More than 100 sick, 58 hospitalized in 23 states from E.coli outbreak in romaine lettuce: Officials

At least 58 people have been hospitalized, according to the FDA.

More than 100 people across the U.S. have been infected with E.coli linked to romaine lettuce, according to federal officials.

The Food and Drug Administration, Centers for Disease Control and state health authorities say evidence indicates that romaine lettuce from the Salinas, California, growing region is "a likely source of this outbreak."

There have been 102 cases reported in 23 states, according to the CDC.

"Consumers should not eat romaine lettuce harvested from Salinas, California. Additionally, consumers should not eat products identified in the recall announced by the USDA on November 21, 2019," the FDA said in a press release.

Of those who have been infected with the outbreak strain of E.coli, 58 have been hospitalized and 10 have developed hemolytic uremic syndrome, a type of kidney failure, the CDC said.

There have been no reported deaths as a result of the outbreak.

The warning included all types of romaine lettuce grown in the Salinas area, including whole heads of romaine, organic romaine, hearts of romaine and romaine in salad wraps.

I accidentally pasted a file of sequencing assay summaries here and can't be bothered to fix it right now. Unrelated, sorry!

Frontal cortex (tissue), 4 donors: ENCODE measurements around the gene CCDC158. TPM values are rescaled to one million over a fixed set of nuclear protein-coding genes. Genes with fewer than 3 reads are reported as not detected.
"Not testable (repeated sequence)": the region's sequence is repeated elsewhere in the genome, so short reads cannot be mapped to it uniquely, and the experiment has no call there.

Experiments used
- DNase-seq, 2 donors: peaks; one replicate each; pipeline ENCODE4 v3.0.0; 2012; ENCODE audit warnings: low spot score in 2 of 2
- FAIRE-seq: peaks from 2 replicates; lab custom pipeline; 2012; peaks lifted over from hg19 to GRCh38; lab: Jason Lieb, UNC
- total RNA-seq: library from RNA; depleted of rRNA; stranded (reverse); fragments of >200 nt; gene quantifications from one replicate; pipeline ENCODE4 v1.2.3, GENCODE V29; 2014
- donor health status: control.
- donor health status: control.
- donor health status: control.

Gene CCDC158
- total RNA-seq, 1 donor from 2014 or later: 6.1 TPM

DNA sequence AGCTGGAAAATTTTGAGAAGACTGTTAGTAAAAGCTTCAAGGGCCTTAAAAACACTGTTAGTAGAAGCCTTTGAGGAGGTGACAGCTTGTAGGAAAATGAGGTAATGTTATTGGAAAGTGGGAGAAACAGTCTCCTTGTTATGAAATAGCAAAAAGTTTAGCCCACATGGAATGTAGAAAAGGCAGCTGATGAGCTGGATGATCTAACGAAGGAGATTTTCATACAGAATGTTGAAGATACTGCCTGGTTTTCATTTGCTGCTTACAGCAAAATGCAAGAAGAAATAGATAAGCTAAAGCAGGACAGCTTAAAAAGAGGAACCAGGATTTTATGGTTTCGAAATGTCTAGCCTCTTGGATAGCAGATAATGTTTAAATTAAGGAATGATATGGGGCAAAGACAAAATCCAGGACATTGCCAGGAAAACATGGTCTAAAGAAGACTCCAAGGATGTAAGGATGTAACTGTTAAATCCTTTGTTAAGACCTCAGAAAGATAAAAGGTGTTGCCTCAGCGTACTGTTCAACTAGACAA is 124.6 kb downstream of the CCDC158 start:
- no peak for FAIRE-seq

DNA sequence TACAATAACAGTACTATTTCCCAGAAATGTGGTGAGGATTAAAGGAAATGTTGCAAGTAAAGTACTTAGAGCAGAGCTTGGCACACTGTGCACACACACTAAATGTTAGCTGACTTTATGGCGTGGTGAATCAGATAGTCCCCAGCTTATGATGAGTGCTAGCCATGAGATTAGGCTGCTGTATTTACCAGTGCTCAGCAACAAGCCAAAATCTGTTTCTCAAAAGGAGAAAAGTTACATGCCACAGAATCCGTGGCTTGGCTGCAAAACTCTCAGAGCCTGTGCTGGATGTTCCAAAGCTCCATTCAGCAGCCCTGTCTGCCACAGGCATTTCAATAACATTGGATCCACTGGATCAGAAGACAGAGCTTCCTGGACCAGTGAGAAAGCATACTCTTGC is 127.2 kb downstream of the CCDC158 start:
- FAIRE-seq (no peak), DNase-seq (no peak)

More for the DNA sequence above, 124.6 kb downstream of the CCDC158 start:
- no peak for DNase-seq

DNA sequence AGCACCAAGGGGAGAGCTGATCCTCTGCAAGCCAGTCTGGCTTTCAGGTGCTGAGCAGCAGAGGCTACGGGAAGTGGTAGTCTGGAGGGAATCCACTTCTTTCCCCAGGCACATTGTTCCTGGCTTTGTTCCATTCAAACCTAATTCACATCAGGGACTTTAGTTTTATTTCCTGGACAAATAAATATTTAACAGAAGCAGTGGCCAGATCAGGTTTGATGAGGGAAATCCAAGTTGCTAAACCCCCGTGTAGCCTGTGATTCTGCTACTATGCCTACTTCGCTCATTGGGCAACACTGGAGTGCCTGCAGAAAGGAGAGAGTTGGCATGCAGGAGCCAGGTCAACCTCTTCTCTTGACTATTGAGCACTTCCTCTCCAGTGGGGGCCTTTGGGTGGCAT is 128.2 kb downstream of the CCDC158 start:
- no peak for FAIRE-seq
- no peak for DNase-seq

Consumers are advised if they have lettuce that was grown in Salinas to throw it away or return it to the place of purchase. Anyone ordering salad containing romaine at a restaurant or a salad bar should ask the staff if the lettuce came from Salinas, officials said.

The public should also stay away from packages of pre-cut lettuce and salad mixes that contain any romaine, according to the CDC.

Wisconsin has reported the most ill people, with a total of 31. Arizona, California, Colorado, Florida, Idaho, Iowa, Illinois, Maryland, Michigan, Minnesota, Montana, Nebraska, New Jersey, New Mexico, North Carolina, Ohio, Oregon, Pennsylvania, South Dakota, Texas, Virginia and Washington have also reported people infected.

The CDC first issued an advisory last month after 67 people became ill.

Most people infected with that strain of E.coli can experience diarrhea, which is often bloody, and vomiting. Many of those infected recover within a week, but, in rare cases, a person can develop a severe infection.